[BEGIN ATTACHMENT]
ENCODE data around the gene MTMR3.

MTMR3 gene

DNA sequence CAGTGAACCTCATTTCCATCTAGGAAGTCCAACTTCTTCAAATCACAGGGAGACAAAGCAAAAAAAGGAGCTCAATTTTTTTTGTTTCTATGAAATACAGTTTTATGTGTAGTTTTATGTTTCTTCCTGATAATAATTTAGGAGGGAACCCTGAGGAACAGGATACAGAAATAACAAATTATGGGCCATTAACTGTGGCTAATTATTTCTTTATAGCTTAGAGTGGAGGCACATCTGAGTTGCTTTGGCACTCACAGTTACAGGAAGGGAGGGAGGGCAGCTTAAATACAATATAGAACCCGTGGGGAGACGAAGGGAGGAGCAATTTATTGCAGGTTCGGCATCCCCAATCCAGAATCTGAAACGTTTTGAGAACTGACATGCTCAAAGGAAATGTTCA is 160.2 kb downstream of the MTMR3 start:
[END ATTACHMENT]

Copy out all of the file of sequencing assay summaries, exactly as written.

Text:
ENCODE data around the gene MTMR3.

MTMR3 gene

DNA sequence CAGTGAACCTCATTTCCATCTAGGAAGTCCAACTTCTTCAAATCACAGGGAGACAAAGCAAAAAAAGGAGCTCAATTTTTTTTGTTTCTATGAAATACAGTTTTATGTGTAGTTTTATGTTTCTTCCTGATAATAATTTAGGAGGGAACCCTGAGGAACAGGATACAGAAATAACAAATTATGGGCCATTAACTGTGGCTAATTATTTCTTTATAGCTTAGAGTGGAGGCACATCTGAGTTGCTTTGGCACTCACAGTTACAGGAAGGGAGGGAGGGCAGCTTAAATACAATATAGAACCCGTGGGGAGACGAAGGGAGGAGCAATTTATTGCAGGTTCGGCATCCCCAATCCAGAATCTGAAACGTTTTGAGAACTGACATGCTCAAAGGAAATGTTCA is 160.2 kb downstream of the MTMR3 start: